The Haunted Passport Program, which the mayor plans to launch in time for this fall's tourist season, is aimed at handing out discounts, raising revenue and enticing visitors to the Witch City year-round.
For $13, anyone can buy the passport, which offers discounts at local shops, restaurants, tours and attractions. More than 25 businesses have already signed up to participate, and Mayor Kim Driscoll said she anticipates that number to double.
Half the money would go to the city, while the other half would go to King Fish Media, the Salem-based marketing company that designed the program.
Passport benefits would be good from Oct. 1 to April 30, 2008, which city officials hope will entice tourists to come back to Salem after Halloween. That extension appealed to many business owners, who were initially reluctant to sign on because their establishments are already booming in October but lacking the rest of the year, the mayor said.
"The real ingenious of the program is that it's flexible to what the businesses' needs are," Driscoll said.
Businesses would also receive exposure through the program's Web site, a national online advertising campaign and print and radio advertisements. Passports would be available at the visitors center and online.
Driscoll said she didn't know how much money the program would generate for the city in the first year, but they plan to order some 15,000 passports.
The Peabody Essex Museum has offered a two-for-one deal with the passport. Other businesses have offered $5 off a psychic reading, a free Halloween pin or a free appetizer.
The city also hopes to find businesses to sponsor individual Haunted Happening events, another potential revenue source.
Driscoll spent much of the day promoting the program, first to a small group of business owners yesterday afternoon, then to the City Council last night.
Salem Chamber of Commerce Executive Director Rinus Oosthoek said the program could be valuable to local businesses. If visitors signing up for the passport agree to receive promotions and announcements for special events throughout the year, local businesses could find a new way to get their message out.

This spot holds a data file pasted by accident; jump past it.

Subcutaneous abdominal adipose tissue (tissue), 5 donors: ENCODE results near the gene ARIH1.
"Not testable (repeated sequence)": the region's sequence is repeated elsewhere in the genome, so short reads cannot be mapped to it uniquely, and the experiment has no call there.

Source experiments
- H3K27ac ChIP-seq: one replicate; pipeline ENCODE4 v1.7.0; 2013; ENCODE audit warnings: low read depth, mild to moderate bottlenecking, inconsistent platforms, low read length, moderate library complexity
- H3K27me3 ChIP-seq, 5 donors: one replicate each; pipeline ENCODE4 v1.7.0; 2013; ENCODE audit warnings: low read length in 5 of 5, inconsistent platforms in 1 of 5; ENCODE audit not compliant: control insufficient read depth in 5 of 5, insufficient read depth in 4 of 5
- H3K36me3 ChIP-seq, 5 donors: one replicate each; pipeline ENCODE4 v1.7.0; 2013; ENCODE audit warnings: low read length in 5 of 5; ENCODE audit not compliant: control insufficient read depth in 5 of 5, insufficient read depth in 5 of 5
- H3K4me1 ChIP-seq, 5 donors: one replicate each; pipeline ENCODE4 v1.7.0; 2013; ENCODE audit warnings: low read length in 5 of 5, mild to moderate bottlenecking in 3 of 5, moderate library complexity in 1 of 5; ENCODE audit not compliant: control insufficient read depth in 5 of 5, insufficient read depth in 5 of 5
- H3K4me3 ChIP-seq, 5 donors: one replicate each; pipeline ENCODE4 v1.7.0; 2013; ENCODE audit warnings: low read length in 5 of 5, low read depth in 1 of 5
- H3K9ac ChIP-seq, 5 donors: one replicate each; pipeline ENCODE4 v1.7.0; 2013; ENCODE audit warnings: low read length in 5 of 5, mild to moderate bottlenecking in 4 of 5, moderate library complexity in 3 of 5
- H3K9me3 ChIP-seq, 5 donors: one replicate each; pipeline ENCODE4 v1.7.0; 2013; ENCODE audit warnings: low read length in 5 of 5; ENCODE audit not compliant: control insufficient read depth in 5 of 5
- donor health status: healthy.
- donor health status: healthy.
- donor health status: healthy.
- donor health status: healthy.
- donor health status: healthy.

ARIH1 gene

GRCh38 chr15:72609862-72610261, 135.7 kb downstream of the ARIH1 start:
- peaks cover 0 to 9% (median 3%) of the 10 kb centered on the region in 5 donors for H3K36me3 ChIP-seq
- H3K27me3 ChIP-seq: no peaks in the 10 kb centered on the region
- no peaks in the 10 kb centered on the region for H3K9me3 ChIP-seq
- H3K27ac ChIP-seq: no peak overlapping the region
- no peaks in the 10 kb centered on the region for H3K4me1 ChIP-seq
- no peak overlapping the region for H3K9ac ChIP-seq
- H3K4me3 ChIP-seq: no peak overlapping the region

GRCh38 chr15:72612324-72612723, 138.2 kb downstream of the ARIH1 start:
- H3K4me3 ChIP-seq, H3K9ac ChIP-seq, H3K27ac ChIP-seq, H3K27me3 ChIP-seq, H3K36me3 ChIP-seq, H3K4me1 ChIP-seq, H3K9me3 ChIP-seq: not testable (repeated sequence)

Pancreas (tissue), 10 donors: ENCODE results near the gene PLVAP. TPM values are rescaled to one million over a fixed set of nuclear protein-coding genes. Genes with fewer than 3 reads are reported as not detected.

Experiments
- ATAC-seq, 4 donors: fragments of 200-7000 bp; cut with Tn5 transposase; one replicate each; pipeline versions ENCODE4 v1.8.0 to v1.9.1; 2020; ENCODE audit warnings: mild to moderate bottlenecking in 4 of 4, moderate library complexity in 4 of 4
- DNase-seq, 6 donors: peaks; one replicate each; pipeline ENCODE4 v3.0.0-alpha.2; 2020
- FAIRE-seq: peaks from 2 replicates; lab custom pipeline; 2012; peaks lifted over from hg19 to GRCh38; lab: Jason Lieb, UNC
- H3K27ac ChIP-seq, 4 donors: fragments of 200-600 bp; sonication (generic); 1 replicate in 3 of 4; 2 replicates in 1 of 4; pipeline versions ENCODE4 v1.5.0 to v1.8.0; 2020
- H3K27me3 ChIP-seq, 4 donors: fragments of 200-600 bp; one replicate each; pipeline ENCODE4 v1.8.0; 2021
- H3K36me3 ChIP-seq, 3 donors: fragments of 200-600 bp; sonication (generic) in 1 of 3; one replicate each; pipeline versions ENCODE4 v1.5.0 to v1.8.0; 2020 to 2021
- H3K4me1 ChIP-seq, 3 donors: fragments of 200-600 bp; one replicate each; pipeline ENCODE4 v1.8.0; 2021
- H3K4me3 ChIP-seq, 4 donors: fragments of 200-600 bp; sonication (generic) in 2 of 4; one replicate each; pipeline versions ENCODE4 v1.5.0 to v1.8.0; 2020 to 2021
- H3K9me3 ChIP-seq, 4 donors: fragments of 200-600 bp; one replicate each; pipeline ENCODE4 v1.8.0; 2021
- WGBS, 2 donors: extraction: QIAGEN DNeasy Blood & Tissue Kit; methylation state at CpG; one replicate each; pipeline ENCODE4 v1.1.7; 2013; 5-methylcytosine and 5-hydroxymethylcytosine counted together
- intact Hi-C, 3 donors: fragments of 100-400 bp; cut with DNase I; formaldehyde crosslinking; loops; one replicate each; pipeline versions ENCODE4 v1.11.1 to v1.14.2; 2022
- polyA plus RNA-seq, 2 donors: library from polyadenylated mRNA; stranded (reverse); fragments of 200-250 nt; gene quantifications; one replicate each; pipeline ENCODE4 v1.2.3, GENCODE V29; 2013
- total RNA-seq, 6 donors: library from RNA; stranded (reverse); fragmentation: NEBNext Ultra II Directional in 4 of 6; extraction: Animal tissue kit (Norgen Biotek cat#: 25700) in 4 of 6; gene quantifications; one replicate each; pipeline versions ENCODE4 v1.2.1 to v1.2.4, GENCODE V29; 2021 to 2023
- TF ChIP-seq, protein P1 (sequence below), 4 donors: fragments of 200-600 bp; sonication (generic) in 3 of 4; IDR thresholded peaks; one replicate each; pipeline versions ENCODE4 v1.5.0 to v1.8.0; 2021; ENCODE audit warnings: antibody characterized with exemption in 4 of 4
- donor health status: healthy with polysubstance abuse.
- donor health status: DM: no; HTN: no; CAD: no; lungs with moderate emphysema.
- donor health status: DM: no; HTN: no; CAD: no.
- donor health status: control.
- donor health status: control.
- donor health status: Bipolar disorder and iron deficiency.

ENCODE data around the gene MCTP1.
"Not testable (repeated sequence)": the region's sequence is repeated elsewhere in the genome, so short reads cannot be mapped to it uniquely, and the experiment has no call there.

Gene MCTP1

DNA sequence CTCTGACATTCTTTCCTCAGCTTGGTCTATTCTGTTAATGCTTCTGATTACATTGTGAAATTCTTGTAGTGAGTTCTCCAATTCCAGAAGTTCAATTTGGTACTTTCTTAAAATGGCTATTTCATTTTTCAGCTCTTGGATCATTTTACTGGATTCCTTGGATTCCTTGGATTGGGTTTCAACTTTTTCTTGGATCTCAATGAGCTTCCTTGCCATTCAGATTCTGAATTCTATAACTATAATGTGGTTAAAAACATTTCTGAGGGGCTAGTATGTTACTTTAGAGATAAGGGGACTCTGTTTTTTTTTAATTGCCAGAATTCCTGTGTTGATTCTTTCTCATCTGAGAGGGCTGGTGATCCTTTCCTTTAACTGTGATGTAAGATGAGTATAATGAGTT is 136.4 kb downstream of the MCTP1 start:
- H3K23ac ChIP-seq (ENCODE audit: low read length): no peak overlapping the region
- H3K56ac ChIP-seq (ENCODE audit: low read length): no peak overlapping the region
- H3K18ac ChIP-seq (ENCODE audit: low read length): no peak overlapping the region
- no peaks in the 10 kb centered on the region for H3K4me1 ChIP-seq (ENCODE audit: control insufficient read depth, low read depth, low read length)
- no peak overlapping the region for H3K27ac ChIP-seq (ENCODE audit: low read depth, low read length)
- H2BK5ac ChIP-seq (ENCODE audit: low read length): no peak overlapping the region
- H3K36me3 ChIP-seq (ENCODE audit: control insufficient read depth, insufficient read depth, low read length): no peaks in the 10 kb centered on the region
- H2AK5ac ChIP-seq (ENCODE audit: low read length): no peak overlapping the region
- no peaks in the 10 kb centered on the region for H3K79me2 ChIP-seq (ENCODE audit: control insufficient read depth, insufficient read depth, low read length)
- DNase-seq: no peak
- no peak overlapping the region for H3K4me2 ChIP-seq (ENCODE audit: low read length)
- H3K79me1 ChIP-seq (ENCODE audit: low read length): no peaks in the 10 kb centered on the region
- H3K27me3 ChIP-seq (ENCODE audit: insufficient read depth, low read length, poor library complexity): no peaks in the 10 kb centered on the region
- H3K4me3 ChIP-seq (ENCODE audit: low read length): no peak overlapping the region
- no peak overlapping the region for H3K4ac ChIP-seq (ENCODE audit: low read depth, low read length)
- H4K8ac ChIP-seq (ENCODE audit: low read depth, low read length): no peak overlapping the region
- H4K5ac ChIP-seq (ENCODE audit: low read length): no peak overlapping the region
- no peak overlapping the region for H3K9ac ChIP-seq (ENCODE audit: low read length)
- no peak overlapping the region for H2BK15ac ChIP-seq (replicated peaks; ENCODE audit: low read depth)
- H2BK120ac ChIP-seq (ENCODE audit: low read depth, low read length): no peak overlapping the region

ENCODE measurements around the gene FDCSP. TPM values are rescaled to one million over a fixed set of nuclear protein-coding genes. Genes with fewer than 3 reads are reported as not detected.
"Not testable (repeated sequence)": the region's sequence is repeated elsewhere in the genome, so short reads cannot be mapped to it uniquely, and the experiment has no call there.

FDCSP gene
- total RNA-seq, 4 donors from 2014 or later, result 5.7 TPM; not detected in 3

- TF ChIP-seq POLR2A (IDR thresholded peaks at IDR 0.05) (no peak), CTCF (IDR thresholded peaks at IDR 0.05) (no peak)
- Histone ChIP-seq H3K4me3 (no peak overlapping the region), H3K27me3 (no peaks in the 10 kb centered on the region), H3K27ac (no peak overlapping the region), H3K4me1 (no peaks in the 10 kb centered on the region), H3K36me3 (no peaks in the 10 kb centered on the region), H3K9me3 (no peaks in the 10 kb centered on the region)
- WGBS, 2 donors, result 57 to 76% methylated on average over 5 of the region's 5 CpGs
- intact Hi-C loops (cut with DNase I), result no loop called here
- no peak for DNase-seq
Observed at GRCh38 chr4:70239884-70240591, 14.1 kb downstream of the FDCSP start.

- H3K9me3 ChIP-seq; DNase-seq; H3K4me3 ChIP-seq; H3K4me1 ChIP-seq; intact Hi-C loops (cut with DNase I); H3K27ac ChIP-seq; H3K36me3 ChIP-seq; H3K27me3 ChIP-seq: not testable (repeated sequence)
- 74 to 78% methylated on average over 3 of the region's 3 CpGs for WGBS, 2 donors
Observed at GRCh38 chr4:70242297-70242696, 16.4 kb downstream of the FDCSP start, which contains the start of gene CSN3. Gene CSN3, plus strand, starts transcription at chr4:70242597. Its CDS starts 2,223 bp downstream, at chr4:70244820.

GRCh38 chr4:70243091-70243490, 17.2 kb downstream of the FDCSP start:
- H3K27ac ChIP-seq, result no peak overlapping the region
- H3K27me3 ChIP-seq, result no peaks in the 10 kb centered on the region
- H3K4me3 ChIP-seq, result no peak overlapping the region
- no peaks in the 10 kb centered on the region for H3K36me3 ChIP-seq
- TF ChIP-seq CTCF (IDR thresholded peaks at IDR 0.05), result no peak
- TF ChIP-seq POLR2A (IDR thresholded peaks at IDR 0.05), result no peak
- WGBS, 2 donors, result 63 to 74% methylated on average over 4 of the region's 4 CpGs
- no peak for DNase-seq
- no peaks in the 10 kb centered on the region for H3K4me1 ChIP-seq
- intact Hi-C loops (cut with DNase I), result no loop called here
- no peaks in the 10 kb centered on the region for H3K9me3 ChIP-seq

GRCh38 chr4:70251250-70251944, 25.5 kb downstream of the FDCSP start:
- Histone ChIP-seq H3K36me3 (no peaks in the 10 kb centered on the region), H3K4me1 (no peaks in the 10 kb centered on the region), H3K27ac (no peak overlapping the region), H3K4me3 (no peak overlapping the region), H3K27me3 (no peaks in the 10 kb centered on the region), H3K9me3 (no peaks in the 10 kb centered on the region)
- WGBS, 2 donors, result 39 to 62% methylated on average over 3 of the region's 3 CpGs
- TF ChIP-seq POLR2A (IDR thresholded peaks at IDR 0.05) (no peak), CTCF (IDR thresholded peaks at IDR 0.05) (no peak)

"Is this going to fly? Sure," Oosthoek said. "But it's up to us to make sure the benefits come out."
"If people feel they're getting a good value out of this, then it'll be huge," said Christian Day, who runs an annual vampires ball in October.
City councilors generally seemed to embrace the idea last night.
"I like the $13 price," Council President Matthew Veno said. "Unlucky 13."
"Great concept," Councilor-at-large Joan Lovely said. "I hope to see it evolve over the next few years."
Ward 1 Councilor Lucy Corchado urged planners to develop a discount for Salem residents.
After last Halloween, Driscoll and others met to discuss ways to better manage the event, which draws as many as 100,000 people to downtown Salem. Safety concerns have arisen in recent years after stabbings, rowdy crowds and the threat of gang activity as the night winds down.
"After 8:30, you can flip a switch and the crowd really changes," Driscoll said. "There are different groups, and it can get really hairy at times.
"This allows us to market to people with disposable income, not just college kids looking for a good time," Driscoll said.
It's also a step toward finding a way for the city to make a profit on Halloween night.
Because of overtime and security costs and the fact that many visitors generally don't spend much money on Halloween, the city actually loses money that night. Still, it does make money over the course of the monthlong Haunted Happenings celebration through parking garage revenue and other sources.
"The goal is better management and increasing public safety," Driscoll said. "And if we get more revenue, that's even better."
"A lot of people come to Salem for Halloween," Oosthoek said. "Let's see if they come here for other events."
Staff writer Chris Cassidy can be reached at 978-338-2526 or by e-mail at firstname.lastname@example.org.